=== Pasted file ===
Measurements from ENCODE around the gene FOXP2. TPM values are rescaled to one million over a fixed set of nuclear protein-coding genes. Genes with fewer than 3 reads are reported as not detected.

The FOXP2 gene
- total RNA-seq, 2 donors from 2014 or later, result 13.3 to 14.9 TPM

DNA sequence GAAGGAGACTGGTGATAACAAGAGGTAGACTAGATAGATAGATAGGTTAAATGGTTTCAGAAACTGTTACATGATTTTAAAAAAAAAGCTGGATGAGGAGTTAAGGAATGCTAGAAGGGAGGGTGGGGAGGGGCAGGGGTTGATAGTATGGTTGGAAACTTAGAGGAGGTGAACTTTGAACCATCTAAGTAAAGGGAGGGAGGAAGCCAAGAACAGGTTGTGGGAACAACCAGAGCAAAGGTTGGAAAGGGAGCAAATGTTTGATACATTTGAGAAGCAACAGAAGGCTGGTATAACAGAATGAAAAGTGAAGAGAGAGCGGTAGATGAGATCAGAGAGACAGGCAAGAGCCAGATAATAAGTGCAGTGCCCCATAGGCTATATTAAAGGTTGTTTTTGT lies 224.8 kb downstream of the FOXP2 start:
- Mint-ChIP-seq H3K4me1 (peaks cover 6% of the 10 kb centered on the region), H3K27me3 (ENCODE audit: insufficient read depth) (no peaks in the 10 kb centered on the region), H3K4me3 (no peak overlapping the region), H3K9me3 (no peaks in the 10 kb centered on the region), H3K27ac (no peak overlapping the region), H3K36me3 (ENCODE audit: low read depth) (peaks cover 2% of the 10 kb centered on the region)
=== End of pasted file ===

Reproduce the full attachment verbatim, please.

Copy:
Measurements from ENCODE around the gene FOXP2. TPM values are rescaled to one million over a fixed set of nuclear protein-coding genes. Genes with fewer than 3 reads are reported as not detected.

The FOXP2 gene
- total RNA-seq, 2 donors from 2014 or later, result 13.3 to 14.9 TPM

DNA sequence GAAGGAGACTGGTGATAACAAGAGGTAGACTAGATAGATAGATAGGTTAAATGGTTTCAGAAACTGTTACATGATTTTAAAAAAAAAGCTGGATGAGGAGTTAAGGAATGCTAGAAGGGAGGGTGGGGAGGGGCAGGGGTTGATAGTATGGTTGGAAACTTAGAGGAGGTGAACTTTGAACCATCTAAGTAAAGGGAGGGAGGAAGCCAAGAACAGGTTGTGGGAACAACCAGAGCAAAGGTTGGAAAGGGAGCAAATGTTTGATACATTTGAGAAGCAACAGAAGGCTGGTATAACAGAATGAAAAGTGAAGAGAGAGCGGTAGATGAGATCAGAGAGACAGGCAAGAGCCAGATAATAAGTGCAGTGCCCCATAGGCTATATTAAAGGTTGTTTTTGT lies 224.8 kb downstream of the FOXP2 start:
- Mint-ChIP-seq H3K4me1 (peaks cover 6% of the 10 kb centered on the region), H3K27me3 (ENCODE audit: insufficient read depth) (no peaks in the 10 kb centered on the region), H3K4me3 (no peak overlapping the region), H3K9me3 (no peaks in the 10 kb centered on the region), H3K27ac (no peak overlapping the region), H3K36me3 (ENCODE audit: low read depth) (peaks cover 2% of the 10 kb centered on the region)